The credit crisis that rocked U.S. residential mortgages and corporate credit markets may roil commercial real estate and sovereign debt markets next, senior investment managers said on Monday.
Now that the first two waves of the global credit crisis have largely passed, the next test will come in commercial real estate markets in 2010, and then government debt markets, particularly in the United States, where public debt has soared to $53 trillion.
"I think the next shoe to drop, which will be the world's biggest shoe, is the continued decline of the dollar and ultimately the breaking of the U.S. government market, which will set the other markets on another terrible path," said Steve Shenfeld, president of MidOcean Credit Partners, which started in 2003 as the private equity arm of Deutsche Bank.
"We think commercial real estate is a real problem," due to declining property values and future defaults, he added, during a conference on alternative investments on Monday.
Tim Grell, managing director of Strategic Value Partners, which has $3.5 billion in distressed assets, also saw a problem in commercial properties on the horizon and said "the amount of leverage in governments across the globe has a potential to drive inflation and everything else."
Asked about investment opportunities, managers said some of the best investments may come in leveraged loans, high-yield bonds and higher quality, senior secured pieces of collateralized loan obligations, or CLOs.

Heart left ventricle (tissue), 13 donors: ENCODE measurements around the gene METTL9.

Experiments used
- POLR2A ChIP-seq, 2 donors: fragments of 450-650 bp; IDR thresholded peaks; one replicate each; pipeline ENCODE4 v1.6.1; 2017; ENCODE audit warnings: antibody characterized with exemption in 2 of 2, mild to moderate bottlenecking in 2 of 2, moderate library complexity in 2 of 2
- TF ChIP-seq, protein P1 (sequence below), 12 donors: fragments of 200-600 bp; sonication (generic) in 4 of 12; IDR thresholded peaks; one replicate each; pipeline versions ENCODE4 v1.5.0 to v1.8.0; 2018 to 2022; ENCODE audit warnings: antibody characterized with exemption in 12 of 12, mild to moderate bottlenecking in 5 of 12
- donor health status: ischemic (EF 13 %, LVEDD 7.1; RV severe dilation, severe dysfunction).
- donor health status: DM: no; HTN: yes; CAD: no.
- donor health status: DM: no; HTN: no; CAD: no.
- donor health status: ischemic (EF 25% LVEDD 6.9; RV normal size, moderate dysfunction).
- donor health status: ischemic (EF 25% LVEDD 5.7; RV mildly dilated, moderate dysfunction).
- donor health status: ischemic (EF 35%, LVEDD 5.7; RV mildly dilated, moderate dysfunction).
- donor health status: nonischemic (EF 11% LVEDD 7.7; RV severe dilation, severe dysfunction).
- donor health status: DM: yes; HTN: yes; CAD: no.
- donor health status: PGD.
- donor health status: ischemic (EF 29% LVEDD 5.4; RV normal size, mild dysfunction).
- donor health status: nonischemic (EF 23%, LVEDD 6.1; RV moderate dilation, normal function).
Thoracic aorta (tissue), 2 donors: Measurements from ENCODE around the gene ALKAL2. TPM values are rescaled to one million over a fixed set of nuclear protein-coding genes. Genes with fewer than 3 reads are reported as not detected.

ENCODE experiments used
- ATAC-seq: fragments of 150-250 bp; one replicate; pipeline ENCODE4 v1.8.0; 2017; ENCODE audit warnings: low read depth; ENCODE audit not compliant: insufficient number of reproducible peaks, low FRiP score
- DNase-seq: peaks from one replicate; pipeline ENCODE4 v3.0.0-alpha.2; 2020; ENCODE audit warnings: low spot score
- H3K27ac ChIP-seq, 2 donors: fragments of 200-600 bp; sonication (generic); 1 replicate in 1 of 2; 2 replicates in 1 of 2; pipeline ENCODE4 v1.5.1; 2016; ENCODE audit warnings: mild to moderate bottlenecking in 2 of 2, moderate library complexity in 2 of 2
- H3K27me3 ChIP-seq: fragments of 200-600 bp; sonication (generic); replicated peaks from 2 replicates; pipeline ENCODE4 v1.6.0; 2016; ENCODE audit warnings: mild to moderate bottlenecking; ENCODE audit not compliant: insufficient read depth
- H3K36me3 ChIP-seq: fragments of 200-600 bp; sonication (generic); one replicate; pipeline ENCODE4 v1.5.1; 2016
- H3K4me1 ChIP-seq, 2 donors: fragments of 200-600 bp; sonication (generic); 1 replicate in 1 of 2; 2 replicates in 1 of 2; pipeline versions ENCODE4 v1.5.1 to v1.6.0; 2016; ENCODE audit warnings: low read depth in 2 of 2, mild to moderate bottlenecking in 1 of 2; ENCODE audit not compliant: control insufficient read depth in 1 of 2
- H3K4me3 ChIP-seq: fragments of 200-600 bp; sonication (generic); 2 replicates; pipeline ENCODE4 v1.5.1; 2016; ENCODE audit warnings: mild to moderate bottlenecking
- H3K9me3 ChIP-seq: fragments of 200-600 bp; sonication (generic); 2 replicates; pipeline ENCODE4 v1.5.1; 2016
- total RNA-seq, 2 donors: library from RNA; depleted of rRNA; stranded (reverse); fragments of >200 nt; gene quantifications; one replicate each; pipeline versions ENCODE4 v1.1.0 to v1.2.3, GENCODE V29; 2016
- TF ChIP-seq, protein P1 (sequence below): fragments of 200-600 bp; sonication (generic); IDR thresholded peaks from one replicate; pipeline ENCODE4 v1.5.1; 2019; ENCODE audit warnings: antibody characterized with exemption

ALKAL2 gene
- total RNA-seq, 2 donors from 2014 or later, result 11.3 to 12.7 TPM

Brian Colgan, a managing director with MJX Asset Management in New York, where he helps oversee $4.7 billion in leveraged loans and high yield assets, said he was looking for credit opportunities outside the United States, including loan investments in Europe, particularly in the United Kingdom and other nations where the firm has studied European bankruptcy law.
Other managers said they are avoiding emerging markets entirely.
Rob Feingold, managing director of Babson Capital, said emerging markets may be too risky, unless a manager has an expertise in the local market.
He said he was avoiding investments in Mexico and other emerging market countries to focus on U.S. opportunities.
MidOcean's Shenfeld said despite the risks, "tremendous" opportunities remain in credit markets. "Credit is attractive, that's the takeaway," he said.
One concern, however, was a return to highly leveraged deals that led up to the credit crisis two years ago.
"Leverage is not coming back, it's back," he said. "We think the imprudent use of that leverage" could backfire for inexperienced managers.
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